Prices for property in the UK continued their rise in September as interest from new buyers increased slightly whilst the number of homes being listed for sale dropped.
On average, a property in the UK was £217,888 in September, with statistics showing a 7.7% increase year-on-year.
Property prices increased by 0.2% between August and September, the Office for National Statistics (ONS) revealed.
The ONS said the numbers for September “suggested a period of relative stability during the month”.
The ONS referred to data by the Royal Institution of Chartered Surveyors stating that there was a modest increase in enquiries from buyers, furthermore, the number of lending approvals also experienced a rise.
The ONS also leaned on RICS research showing that the number of new listings fell once again in September compared to August, a trend that has been continuing for the past seven months.
House prices rose in almost every area of the UK. The only areas untouched by this change are the north east, the south east and Yorkshire and Humber.
“Although house price growth has cooled in parts of the UK, fundamentals suggest the long term upward trend will continue, and political uncertainty must not distract policymakers from the underlying structural issues that continue to plague the housing market,” said John Eastgate, sales and marketing director of OneSavings Bank.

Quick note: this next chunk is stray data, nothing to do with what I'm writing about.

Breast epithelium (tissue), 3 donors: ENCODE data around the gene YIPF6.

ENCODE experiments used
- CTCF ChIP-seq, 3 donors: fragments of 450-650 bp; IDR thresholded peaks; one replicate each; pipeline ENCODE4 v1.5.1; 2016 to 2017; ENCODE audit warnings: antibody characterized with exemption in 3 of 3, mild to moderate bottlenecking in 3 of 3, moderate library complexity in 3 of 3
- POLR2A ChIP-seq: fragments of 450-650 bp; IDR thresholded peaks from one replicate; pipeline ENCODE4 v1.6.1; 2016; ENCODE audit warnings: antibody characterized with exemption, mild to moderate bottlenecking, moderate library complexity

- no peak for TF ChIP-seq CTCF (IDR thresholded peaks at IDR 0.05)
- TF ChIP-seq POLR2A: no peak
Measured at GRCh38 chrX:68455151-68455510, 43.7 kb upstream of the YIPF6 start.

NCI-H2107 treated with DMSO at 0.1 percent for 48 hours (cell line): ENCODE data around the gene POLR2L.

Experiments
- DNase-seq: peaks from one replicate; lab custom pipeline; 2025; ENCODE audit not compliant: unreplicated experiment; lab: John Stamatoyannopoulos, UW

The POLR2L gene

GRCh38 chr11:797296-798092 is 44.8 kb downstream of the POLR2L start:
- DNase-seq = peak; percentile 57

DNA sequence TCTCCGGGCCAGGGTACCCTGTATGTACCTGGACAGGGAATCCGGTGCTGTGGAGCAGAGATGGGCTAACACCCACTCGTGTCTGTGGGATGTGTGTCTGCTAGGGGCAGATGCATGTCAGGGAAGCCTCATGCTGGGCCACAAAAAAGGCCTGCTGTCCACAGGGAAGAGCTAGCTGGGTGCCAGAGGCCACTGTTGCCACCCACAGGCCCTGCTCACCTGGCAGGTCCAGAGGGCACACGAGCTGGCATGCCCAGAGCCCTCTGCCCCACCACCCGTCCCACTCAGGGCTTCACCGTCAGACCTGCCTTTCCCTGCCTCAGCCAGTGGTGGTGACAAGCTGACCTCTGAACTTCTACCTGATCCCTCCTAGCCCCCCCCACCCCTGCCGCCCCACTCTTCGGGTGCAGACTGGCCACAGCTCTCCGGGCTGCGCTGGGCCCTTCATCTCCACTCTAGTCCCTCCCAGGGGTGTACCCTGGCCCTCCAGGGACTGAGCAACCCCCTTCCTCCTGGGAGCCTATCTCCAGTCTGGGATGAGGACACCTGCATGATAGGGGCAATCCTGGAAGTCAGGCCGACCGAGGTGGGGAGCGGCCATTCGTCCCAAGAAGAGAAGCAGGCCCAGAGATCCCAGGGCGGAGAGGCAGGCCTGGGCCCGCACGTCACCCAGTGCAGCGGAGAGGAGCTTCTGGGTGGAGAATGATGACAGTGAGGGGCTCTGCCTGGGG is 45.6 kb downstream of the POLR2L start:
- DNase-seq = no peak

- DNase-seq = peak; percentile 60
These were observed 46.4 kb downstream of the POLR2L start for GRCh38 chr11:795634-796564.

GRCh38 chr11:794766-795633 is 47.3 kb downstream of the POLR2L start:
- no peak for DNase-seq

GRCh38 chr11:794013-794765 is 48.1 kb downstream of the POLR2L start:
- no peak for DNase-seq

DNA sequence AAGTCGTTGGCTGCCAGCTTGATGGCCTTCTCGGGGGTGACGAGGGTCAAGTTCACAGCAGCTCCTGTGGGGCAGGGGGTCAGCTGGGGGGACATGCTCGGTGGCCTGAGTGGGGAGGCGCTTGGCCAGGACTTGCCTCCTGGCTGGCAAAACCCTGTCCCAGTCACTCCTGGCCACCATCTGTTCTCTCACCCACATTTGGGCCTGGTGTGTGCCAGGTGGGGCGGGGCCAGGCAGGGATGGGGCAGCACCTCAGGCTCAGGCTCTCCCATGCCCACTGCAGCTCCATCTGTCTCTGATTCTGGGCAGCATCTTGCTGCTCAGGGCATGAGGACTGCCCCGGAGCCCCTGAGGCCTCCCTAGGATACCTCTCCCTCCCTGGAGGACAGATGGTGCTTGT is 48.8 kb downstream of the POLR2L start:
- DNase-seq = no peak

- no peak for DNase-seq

“Buyer demand has rebounded following political uncertainty over the summer to rise for a second consecutive month in October.
“In contrast, estate agents are reporting fewer available properties on their books, a symptom of the chronic undersupply facing the UK housing market. This will push up prices in the longer term, hampering affordability, at a time when real term incomes may begin to fall.”
Eastgate added that he isn’t expecting a “silver bullet” at next week’s Autumn Statement”. He did, however, express hope for new measure to encourage construction and improve affordability.
An £18m fund announced last week to accelerate planning permissions in England is one such measure, but this alone is a drop in the ocean if we are hit the 300,000 new homes per year that the UK will need.”